After ‘Where do you get your protein/calcium/iron from?’ most vegans will sooner or later have to face the B12 question.
It is an important topic, but not just for vegans: B12 deficiency can occur in meat-eaters (farm animals are often deficient and require supplementation), as well as pregnant women and breast-fed infants whose mothers are vegan, whilst the over-50’s can be deficient due to poorer absorption.
So what is B12, why do we need it, where do we find it, how much do we need and in what form?
B12 is a water-soluble vitamin that is one of the compounds required by the body to convert food into energy. It is required for a healthy nervous system, good bone health and in the development and protection of nerve cells and red blood cells.
B12 deficiency can have severe effects on adults, babies and children, long-term vegans, raw food and macrobiotic vegans, the breast-fed infants of vegan mothers and can lead to serious complications in pregnancy such as pre-eclampsia and neural tube defects.
Symptoms of deficiency can be fatigue, anaemia, poor concentration, gastrointestinal disorders, tingling in hands and feet, and irritability. Severe deficiency can lead to nerve damage, Alzheimer’s disease, pernicious anaemia, spinal cord degeneration and heart disease. There is a also a higher risk of bone fractures.
B12 is produced by micro-organisms and is present in the soil in which we grow our food – or at least, it used to be. A combination of demineralisation through modern farming methods and our concerns about hygiene and bacteria – resulting in the cleansing of soil from vegetables – means we can’t just rely on normal food sources: we are advised to include fortified foods or take supplements. Well, some experts do and some aren’t too sure! More on this later.
Non-vegans routinely obtain B12 from animal sources: cooked liver, fish/seafood, poultry, eggs, milk amd cheese. However, as I said earlier, these sources are becoming less reliable and older people whether omnivores or vegans are less able to absorb the amounts necessary for healthy bodily functions.
Recommended daily amounts tend to vary from country to country, so you may need to do a little research to find out if you are getting enough.
The Vegan Society in the UK recommends eating fortified foods such as breakfast cereals, plant milks, yeast extract or nutritional yeast with every meal to obtain 3 mcg (micrograms) per day OR a daily supplement of at least 10 mcg OR a weekly supplement of at least 2000 mcg. Good quality organic Aloe Vera juice is also a good source of B12.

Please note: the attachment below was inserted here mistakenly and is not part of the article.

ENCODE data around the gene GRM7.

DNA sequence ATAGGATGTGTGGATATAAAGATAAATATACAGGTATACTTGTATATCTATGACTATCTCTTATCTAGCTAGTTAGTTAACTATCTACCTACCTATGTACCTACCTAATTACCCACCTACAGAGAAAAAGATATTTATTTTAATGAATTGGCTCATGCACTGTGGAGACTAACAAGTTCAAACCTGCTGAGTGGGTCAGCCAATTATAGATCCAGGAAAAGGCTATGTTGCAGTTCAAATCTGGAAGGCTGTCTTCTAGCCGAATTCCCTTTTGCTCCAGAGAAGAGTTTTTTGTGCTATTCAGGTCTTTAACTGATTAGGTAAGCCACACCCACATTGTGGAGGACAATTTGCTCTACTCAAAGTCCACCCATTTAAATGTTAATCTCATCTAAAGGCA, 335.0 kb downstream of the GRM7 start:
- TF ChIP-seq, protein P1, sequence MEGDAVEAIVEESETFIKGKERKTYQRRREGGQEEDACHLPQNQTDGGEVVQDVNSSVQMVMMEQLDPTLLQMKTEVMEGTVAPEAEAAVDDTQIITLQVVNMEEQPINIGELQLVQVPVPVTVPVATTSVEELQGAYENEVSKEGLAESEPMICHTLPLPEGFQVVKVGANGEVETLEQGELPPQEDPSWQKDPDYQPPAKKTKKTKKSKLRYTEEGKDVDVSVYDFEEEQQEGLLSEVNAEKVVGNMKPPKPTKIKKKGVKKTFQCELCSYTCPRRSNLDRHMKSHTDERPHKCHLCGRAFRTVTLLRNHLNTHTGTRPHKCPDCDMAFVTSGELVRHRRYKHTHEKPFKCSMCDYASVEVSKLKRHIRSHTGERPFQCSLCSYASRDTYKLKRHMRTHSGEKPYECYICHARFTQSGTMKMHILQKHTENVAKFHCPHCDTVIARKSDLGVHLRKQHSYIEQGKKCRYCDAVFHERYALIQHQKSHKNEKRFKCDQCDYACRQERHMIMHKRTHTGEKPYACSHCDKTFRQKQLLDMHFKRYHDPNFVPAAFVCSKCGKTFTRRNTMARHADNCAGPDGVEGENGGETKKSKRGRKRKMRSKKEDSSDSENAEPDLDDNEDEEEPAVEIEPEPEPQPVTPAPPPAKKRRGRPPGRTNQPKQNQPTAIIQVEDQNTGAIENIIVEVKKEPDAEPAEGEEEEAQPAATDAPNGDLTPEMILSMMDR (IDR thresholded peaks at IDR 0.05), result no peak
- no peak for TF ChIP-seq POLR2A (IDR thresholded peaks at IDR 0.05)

It is best to take little and often but the less often you have it the more your body needs, so a higher dose weekly supplement should also provide enough protection.
Traditionally, vegans have relied on sea vegetables and algae such as spirulina, nori and so on, as well as barleygrass, but there is now some doubt as to their efficacy: recent studies have concluded that these sources are unreliable and possibly dangerous due to contamination. They are believed to contain B12 analogues which can interfere with B12 absorption and metabolism.
Most experts seem to advise supplementation.
But even this is not without controversy! Here comes the science bit: Many supplements are in synthetic form which is not as bioavailable and the general consensus seems to be that Methylcobalamin is the most bioavailable source and ideally a supplement should be a combination of Methylcobalamin and Adenosylcobalamin.
Sublingual sprays are often preferred to tablets. Global Health Centre recommends VeganSafe B12.
I found it very hard to find an organic B12 supplement and they are very expensive. However, they do last a long time. I had to buy mine from Mykind Organics in the US. I have been taking a weekly spray of 5000 mcg for about 6 months now and my B12 levels are fine. It is raspberry flavoured and very easy to use.
I hope this has helped clarify this issue, it is difficult to be sure of getting the right information when even those trained in this area aren’t even in full agreement! Watch the short video of a debate on the subject by a panel of experts in nutrition at the end of this article.
Sources: The Vegan Society
Copyright: Chris McGowan